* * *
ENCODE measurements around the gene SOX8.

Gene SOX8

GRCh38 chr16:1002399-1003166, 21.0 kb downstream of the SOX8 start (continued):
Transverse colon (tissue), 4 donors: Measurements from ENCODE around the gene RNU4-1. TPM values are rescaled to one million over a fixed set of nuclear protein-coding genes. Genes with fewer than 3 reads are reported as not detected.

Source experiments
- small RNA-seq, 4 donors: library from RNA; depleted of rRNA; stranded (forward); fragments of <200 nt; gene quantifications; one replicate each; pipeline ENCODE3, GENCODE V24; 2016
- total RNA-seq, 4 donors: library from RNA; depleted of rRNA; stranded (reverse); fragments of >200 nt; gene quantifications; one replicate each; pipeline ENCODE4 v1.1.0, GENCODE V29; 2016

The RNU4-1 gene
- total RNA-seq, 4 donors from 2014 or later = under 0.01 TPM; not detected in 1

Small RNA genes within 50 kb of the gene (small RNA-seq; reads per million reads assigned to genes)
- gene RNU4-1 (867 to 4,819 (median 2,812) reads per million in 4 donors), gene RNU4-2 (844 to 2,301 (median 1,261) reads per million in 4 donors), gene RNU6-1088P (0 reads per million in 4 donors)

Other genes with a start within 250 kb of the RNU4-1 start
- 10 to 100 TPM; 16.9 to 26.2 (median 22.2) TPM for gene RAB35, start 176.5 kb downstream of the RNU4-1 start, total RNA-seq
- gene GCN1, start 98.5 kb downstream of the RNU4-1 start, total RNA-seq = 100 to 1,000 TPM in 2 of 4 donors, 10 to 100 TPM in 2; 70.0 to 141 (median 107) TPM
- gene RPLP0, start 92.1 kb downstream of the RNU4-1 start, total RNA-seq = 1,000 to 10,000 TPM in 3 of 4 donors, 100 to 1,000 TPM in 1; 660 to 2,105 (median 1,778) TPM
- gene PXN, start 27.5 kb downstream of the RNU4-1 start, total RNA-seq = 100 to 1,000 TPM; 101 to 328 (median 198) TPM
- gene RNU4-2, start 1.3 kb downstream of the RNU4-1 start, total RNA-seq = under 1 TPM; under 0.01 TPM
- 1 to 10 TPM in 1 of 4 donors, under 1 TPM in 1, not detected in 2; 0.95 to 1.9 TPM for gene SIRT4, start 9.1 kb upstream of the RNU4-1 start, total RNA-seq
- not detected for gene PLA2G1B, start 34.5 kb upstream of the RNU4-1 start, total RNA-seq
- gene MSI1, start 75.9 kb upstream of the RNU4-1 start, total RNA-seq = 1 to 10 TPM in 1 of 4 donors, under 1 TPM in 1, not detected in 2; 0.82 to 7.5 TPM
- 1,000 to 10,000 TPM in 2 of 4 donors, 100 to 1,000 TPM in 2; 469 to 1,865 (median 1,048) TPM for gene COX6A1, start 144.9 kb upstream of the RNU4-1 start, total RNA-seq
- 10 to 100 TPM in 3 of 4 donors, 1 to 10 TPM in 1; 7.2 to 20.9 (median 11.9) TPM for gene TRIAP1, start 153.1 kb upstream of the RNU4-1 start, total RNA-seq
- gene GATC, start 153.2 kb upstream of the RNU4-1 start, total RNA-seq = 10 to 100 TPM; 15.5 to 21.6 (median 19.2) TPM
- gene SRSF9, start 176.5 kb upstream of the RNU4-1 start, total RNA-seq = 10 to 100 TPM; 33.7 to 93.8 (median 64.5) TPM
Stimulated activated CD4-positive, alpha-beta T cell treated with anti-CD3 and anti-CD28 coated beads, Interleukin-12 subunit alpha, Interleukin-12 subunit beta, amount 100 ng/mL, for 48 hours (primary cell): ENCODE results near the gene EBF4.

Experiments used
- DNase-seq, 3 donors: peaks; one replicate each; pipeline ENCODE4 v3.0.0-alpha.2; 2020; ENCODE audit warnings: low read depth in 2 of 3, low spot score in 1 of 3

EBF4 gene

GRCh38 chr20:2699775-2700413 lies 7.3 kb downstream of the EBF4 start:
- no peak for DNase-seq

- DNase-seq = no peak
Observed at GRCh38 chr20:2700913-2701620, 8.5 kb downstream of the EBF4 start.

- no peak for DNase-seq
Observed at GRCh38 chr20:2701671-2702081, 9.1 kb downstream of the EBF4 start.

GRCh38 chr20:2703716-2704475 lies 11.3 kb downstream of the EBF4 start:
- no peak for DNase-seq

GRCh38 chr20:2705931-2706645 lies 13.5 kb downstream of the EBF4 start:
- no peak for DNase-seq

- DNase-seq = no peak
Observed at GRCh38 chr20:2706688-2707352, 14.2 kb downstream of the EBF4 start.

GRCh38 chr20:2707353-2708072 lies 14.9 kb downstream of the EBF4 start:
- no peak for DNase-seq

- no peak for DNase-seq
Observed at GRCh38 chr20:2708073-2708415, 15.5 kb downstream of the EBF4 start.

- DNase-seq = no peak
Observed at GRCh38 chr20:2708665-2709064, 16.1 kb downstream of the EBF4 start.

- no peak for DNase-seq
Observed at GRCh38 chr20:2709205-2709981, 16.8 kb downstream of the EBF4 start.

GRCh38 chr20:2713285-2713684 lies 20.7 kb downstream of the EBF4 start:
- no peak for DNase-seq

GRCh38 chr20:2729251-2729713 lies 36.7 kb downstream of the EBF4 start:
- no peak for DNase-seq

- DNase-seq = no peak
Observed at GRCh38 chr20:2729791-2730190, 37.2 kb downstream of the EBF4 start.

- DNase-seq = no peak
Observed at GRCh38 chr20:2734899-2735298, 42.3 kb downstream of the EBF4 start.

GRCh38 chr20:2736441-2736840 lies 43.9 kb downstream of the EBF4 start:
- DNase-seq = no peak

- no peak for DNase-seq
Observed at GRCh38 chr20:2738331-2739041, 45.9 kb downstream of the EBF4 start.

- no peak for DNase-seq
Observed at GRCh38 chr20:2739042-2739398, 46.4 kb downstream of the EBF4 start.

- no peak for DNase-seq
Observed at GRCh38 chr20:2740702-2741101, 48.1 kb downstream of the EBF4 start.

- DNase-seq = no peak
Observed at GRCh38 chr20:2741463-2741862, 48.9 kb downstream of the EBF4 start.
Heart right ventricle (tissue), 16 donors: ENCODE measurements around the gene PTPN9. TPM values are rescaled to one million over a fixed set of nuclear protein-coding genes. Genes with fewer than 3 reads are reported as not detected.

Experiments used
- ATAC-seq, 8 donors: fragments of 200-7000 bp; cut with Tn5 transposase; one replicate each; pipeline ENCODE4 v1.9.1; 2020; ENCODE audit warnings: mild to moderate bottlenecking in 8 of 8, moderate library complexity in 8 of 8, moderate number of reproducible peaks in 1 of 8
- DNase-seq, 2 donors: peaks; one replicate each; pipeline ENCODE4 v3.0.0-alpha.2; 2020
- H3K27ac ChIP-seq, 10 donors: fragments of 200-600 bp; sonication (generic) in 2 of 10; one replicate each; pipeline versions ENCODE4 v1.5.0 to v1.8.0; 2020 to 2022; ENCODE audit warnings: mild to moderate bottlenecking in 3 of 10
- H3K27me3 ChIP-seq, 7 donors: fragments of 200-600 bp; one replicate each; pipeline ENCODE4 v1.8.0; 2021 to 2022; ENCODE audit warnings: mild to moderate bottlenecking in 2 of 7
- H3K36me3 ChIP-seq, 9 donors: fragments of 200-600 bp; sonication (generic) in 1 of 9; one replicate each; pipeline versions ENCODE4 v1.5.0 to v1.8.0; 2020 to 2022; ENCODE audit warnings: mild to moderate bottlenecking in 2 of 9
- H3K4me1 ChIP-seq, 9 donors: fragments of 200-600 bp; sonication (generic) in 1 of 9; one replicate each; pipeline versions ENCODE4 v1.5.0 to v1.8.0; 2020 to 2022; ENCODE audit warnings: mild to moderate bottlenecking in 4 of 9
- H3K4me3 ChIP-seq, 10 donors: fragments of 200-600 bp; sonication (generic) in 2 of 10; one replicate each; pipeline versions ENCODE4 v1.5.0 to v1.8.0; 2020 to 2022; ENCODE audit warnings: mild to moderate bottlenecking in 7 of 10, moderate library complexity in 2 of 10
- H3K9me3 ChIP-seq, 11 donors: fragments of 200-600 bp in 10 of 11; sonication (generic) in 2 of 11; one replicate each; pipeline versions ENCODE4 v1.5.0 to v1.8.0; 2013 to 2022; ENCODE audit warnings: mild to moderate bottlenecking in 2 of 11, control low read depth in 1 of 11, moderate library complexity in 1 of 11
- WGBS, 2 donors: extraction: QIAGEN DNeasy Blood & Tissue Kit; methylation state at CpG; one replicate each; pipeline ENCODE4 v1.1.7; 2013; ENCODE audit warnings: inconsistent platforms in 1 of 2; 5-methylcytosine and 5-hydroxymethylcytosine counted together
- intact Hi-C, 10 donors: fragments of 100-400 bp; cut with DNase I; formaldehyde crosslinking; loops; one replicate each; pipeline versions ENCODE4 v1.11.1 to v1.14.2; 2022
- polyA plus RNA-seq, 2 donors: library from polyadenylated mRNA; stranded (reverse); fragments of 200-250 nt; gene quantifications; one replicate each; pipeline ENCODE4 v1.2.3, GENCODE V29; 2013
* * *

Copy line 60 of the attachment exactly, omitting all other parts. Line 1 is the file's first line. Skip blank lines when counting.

Observed at GRCh38 chr20:2738331-2739041, 45.9 kb downstream of the EBF4 start.